With the now almost normal view of 3D printers being the salvation of all. Buy a printer, unpack it....and print whatever you want! Not quite!!
To give an idea of what's involved in the process, I thought I'd detail the design and printing of a medium sized model. The Forth bridge is a bit on the big side...and is taking a long time to do, so I need something smaller.
(aka Dave) announced that he was going to build a layout featuring the Ribblehead viaduct, i offered to help by designing and printing an accurate and detailed model of the viaduct..which he accepted. A perfect example to run through the processes involved....so here goes!
Firstly, for those who are not familiar with Ribblehead, hers' a photo I lifted from the web:
The viaduct is 400m long and 32m high at its highest, and consists of 24 almost identical arches each of length 14m. The arches are grouped into four sets of six arches, and the intersection between each set of six having a thicker column. Reasonably straight forward....but not quite. The viaduct is curved! So the first stage in the design was to consult Google Earth to find out the curvature....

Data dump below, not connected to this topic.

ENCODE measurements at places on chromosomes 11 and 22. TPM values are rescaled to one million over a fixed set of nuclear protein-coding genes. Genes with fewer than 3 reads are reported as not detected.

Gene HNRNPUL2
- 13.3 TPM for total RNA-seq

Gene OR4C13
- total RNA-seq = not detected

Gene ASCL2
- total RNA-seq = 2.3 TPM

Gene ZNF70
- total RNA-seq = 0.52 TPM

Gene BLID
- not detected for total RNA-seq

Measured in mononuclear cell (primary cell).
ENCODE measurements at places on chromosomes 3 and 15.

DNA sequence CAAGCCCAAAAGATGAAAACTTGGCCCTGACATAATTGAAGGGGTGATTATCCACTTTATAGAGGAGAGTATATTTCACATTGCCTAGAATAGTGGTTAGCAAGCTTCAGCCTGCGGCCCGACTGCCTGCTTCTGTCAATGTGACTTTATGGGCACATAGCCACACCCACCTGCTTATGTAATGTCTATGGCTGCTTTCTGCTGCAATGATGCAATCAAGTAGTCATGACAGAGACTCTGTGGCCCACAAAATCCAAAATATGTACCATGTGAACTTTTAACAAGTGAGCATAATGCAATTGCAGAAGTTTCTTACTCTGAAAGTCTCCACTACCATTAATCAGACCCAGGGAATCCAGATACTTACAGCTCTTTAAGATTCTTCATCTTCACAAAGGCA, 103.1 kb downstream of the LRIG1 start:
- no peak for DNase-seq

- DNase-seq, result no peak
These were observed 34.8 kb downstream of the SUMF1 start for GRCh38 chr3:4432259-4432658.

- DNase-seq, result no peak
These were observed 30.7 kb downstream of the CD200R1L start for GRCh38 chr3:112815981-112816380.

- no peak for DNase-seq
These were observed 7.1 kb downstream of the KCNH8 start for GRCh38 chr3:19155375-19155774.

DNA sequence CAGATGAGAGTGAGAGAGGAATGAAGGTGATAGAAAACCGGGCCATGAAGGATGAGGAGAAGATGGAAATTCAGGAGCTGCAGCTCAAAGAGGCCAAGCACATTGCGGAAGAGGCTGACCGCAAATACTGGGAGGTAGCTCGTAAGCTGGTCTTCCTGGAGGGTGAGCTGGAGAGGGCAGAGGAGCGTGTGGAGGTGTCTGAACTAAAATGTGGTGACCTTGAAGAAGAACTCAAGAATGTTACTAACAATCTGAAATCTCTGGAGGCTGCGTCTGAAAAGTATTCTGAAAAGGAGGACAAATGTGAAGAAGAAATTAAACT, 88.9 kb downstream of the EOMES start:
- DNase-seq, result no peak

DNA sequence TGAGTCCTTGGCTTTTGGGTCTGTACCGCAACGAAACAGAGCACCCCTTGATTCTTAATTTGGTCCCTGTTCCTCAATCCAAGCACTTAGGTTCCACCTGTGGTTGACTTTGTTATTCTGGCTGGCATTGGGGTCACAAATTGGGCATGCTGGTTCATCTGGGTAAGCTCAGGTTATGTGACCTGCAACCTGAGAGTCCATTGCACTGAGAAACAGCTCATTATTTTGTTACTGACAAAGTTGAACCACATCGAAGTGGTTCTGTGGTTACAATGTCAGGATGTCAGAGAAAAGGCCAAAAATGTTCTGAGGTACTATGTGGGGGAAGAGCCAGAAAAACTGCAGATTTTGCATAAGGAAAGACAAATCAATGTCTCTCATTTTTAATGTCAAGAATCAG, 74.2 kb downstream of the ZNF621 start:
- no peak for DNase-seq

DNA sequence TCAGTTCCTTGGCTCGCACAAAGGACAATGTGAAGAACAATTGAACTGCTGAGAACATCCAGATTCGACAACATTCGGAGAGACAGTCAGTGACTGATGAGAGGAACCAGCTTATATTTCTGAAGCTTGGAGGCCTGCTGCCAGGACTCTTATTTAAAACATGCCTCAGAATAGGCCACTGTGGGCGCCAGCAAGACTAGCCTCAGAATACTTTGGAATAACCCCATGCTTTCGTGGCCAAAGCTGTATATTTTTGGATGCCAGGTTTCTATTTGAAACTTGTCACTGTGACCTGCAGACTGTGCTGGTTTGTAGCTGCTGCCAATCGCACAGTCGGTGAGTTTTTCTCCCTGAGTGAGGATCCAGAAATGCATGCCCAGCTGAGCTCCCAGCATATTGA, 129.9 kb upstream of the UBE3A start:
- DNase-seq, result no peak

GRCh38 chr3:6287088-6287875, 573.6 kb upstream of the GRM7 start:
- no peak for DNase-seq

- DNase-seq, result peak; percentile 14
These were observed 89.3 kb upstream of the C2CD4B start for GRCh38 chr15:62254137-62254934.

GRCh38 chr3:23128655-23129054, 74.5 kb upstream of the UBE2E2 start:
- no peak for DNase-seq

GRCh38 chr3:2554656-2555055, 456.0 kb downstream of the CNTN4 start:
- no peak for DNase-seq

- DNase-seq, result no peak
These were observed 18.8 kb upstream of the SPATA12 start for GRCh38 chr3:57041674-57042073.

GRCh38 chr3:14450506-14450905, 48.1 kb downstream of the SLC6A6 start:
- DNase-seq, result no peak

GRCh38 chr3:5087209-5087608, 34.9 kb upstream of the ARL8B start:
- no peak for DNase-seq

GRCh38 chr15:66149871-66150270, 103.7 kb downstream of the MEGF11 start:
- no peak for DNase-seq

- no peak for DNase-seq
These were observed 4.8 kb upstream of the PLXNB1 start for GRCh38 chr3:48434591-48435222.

Here's a satelite view:
Using this image, I decided to make an assumption....the viaduct is a constant radius, so I worked out the radius of the "curve" and it's angle. I've lost the actual figures...and can't remember the radius (it was huge!!), but the angle of the curve for the whole viaduct is 16 degrees.
From all of the above data, I made a very rough mock-up of the viaduct in my 3D package so I could get an idea if the figures I had were good......and to send an image to Dave so he could see what he'd let himself in for! Here's the mock-up:
As I was designing this remotely, and the fact I had some gash printing filament going spare, I printed off a low resolution ( print layer thickness of 0,25mm) copy of the viaduct and sent it to Dave so he could check it wasn't going to be the wrong size, etc for the layout he had in mind. I didn't take any photos so can't post one.